So today is 9/11.

Or 11/09 as my British computer is telling me.

And it’s eleven years now.  To the day.  Today, for the record, is also a Tuesday.  In Birmingham it is bright and warm and sunny the same way it was in NYC that day, the same way it was in North Carolina, where I was eleven years ago.

I’m not a person who dwells on that day.  The world watched in horror, but I was afraid.  I was afraid I had lost my mother, that one of my best friends had lost her father.  So many people I know lived in fear that day, and I was halfway down the East Coast, in a state where I didn’t belong and wasn’t particularly wanted by the boyfriend I had come there to be with.  All the phone lines were jammed and no one had internet–certainly not high speed internet.  I have been a lot of places, even set myself adrift in countries where I barely spoke the language, but I never felt so far from home as I did that day.

The fear subsided–my friend was sitting in the lobby of an NYU building in shock while a kind stranger waited in line for her to use the pay phone, when her father passed by the window she was sitting near and rapped on the glass.  My mother was engulfed in the dust of the Towers, but she walked from the World Trade Center all the way up to the 59th Street bridge and into Queens.  Miraculously, a van was going to Flushing.  She said that when she got into Flushing, the heart of Northern Queens and closer to Long Island than Manhattan, everything was normal.  Businesses were open, buses were running, people moving about.  She, covered in white dust, was a ghost, haunting everyone with what had just happened.  Because things were never going to be the same again.

For my mother, it meant sarcoidosis, the disease everyone is thought to have on House.  For New York, it meant a stinking hole, gaping in the bedrock of downtown, where two mighty buildings stood.  I couldn’t conceive of them being gone.  I had left New York for North Carolina but a couple of weeks before, and right before I left, and errand brought me downtown.  I stood beneath the towers craning my neck and marveling at their sheer size.  A month later, I could not conceive that they had been reduced to dust.

In the weeks that followed, I immersed myself in the news.  I started a scrapbook.  I wept when I read the headline in Le Monde: “Nous sommes tous Americains.”  I could not tear myself away.

When it was over, though, I dusted myself off and didn’t want to look back.  There is a part of me that was almost angry when the nation grieved as if it had happened to them.  “You don’t know,” I wanted to say.  “This wasn’t in your backyard.”  I felt protective and defensive of my city.  The first time I went to England to visit my friend, I was at her wedding.  In 2006, when I said I was from New York, the question which immediately followed was what I had seen that day.  But when people espoused the conspiracy view that seemed to have some weight in those days, that George Bush had plotted 9/11 himself, I flared in anger.  He was stupid, he was hardheaded, and he was bad for America, but he wouldn’t do *this.*  A monster couldn’t do it.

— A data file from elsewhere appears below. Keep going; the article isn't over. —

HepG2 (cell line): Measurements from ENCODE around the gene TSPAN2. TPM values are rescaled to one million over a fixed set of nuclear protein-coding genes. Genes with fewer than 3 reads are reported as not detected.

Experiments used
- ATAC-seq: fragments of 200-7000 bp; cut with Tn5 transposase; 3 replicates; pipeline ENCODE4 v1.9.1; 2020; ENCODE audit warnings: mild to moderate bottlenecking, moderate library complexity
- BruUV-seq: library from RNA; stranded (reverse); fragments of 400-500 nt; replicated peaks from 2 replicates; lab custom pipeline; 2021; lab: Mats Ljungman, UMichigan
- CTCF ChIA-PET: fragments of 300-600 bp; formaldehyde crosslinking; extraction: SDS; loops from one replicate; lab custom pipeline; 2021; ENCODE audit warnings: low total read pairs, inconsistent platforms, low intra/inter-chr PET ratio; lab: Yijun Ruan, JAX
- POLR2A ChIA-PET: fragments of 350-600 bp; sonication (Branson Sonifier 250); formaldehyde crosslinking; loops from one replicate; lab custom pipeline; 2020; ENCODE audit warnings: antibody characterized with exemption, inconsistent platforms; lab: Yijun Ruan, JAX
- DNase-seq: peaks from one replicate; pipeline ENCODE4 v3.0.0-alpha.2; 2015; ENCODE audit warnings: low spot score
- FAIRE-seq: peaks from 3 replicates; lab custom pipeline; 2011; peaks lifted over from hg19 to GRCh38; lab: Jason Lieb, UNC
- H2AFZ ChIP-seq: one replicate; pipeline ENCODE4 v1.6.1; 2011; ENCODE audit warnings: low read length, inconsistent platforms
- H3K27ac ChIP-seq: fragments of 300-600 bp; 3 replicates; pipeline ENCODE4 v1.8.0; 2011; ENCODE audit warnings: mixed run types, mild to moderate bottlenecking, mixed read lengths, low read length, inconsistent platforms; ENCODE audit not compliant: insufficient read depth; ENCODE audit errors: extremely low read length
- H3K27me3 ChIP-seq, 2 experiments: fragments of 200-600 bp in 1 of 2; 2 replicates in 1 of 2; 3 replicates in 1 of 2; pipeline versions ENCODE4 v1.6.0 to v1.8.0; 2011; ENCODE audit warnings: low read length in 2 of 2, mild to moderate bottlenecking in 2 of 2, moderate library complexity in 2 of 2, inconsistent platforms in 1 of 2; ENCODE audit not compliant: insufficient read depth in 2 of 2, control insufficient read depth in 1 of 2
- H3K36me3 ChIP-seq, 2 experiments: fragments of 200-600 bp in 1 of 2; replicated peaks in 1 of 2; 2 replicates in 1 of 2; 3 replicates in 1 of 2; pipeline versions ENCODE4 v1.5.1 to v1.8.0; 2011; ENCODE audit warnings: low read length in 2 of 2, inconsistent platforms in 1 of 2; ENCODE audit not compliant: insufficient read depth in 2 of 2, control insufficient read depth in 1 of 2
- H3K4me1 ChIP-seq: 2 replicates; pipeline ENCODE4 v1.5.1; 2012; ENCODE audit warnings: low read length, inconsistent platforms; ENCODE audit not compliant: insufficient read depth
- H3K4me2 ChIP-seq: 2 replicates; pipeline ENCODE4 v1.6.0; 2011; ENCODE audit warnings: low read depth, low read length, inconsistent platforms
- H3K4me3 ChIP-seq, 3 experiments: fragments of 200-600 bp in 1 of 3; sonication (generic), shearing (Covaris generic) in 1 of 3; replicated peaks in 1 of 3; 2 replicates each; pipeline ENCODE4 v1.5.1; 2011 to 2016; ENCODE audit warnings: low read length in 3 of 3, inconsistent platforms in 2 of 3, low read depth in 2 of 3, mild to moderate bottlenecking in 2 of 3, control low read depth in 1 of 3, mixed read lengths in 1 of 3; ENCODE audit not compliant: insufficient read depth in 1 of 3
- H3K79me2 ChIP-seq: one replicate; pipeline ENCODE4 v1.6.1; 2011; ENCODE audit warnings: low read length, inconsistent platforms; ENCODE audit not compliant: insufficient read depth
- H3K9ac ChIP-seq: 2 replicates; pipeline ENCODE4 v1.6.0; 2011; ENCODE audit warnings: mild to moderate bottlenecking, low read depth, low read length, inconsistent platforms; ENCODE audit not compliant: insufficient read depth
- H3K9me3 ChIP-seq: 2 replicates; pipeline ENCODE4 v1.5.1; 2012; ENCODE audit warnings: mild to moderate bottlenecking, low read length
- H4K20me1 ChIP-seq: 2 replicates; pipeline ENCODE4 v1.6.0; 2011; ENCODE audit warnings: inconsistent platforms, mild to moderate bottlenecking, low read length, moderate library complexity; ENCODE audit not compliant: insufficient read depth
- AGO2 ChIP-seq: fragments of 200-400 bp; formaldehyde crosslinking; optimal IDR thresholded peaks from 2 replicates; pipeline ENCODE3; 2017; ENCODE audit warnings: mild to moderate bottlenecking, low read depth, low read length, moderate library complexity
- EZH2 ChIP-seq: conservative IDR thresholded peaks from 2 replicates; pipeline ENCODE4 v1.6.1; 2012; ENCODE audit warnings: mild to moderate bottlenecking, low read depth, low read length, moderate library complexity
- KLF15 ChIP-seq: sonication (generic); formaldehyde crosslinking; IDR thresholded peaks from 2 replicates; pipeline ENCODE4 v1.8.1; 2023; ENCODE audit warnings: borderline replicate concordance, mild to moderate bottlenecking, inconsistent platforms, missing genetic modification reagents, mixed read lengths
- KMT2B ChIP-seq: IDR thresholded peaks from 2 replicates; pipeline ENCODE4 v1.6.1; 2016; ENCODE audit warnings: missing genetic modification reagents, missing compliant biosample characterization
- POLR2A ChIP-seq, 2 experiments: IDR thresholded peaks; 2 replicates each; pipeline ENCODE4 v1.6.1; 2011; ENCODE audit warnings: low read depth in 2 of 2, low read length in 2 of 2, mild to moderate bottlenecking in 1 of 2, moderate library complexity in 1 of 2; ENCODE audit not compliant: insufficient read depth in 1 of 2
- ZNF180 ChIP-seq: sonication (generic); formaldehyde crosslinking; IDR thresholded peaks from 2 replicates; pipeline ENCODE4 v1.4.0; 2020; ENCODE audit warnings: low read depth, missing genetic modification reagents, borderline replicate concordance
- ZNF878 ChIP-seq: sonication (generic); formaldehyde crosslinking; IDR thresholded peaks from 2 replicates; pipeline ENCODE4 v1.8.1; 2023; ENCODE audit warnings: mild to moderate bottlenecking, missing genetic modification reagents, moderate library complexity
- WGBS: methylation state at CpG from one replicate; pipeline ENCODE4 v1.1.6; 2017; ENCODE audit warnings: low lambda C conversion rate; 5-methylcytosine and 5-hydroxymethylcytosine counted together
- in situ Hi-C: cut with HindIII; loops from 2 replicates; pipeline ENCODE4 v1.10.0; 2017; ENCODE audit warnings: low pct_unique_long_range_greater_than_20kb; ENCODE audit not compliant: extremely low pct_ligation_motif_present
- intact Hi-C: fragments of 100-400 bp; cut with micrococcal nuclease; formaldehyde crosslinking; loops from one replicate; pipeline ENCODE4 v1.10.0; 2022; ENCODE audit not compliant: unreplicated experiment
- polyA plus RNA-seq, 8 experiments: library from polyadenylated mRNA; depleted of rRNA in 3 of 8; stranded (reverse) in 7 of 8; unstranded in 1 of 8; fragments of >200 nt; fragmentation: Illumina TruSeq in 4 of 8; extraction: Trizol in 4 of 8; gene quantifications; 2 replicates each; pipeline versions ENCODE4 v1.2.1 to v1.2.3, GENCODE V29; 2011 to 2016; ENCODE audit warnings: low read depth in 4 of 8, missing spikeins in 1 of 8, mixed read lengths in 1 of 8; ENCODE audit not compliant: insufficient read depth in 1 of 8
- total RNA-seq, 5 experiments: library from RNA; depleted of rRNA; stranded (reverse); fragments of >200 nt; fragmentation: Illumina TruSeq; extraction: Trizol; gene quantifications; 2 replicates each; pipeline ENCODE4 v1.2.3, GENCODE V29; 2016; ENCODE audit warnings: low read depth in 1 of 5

So today people remember.  The documentaries come on tv, even here.  They change their facebook profile pictures to the American flag and rainbows, or vows of not forgetting.  There’s nothing wrong in this at all, in fact, it is very moving, but I bristle at it.  I bristle because I don’t want to be there anymore.  I want to move forward.  I don’t want my city defined by this.  All the things it has done and been and seen, all the 8 million souls that pulse through it day after day–they deserve more than to be defined by tragedy.  We New Yorkers are tough.  We are survivors.  We’ll always go on and we defy anyone to stop us.  Which means not living forever in the worst day, but building better ones.

Where I lived in Briarwood, I would take the Grand Central Parkway to get to Metropolitan Avenue where I would grocery shop.  The trip along the Grand Central offered an impressive view of the Manhattan skyline, something I never fail to appreciate.  One day last winter, though, I noticed something different.  Instead of the hole in the downtown skyline I was accustomed to, the Freedom Tower was rising at last above the buildings.  Everyone I knew commented on how one day, it was there, shining.  And it kept growing, stubbornly rising, and I liked that best of all because it showed resurrection, strength, resilience.

In the days after 9/11, my mother said what helped her get to work was the idea of the English after the Blitz.  Bombs would rain down on London, Coventry, Canterbury, but the next morning the people would dust themselves off and go to work and get on with their lives.  Now there are memories and reminders–there are but a few scant remains of the quaint medieval Coventry–much of it is modernistic now.  But life goes on, just the same.  And that, more than anything, is what I want for NYC.

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